“You can find the Doonas in Manchester”

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Now this might sound a bit random 🤨 but this is something you’ll hear all the time, in all places… in department stores in Australia 🇦🇺. How come? 🧐

In most English language-dominant countries, “Doona” will be in reference to the popular Israeli-invented baby car seat that converts into a stroller/pushchair/pram 🚼

“Manchester” would be taken for either the city in northern England 🇬🇧 or the numerous Manchesters in the USA 🇺🇸 (the largest being in New Hampshire).

But in Australia 🦘, this means…

“You can find the duvets in the bed linen section”

🤔 Now I wonder if AI would pick this up?

“Manchester” has been the generic term for “bed linen” 🛏️ and, more specifically, “bed linen sections” in department stores, in Australia and New Zealand since the 19th century when Manchester, England, was the worldwide centre for linen production 🧵

True story: when my sister moved to London, while shopping for bed linen at a department store she asked a staff member where she can find Manchester, to which the reply was “it’s in the north” 😂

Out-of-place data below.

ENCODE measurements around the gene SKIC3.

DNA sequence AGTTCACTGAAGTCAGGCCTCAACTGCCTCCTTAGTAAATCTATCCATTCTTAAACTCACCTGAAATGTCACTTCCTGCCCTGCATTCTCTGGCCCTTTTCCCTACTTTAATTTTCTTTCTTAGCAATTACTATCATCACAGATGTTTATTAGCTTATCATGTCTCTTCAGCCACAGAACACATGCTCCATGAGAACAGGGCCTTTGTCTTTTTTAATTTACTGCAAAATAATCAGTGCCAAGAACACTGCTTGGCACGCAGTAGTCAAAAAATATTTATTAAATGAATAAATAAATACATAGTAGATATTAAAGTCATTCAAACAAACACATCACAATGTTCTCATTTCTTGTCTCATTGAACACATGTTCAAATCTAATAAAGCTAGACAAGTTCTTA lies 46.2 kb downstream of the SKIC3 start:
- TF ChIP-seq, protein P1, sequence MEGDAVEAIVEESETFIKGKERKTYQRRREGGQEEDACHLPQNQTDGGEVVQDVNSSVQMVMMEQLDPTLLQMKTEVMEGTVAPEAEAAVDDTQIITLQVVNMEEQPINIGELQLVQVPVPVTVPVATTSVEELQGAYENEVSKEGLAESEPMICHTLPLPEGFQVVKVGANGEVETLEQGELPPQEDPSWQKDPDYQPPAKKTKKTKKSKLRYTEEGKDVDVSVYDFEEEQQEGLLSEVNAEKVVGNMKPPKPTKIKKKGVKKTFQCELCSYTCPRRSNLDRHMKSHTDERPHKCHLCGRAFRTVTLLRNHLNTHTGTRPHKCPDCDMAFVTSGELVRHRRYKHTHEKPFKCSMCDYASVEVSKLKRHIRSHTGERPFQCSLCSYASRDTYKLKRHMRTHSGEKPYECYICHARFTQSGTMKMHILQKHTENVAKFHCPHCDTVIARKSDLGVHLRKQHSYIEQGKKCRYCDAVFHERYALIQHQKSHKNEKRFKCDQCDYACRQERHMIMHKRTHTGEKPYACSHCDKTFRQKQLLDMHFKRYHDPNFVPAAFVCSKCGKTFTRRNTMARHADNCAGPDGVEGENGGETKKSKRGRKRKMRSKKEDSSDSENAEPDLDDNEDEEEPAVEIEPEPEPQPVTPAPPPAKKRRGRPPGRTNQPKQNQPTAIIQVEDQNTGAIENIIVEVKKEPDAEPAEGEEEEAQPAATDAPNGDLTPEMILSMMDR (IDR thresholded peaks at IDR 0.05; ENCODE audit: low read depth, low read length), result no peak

The term “Doona” started off as the name of a popular range of duvets made by a Melbourne-based company, but soon after became the generic Aussie term for “duvet” replacing “continental quilt”.

™ Terms such as “Doona” are called “generic trademarks”.
Commonly used English ones include:
🔹 Kleenex
… and many, many more.

Another Australian-specific generic trademark is the word for a felt-tip pen, “texta” ✎, however that’s being replaced with a US-imported generic trademark, “Sharpie”. However, the first thing many Aussies over 40 think when they hear “Sharpie” is a person from the uniquely Australian youth subculture of the 1960s to 1980s, the Sharpies 🗡.

🔹 What generic trademarks are in use in your country?

🤷🏽 Confused by all this? There’s no need to be! I’m here to wade you through this crazy thing called Australian English 🇦🇺

As the rest of the world sees a Doona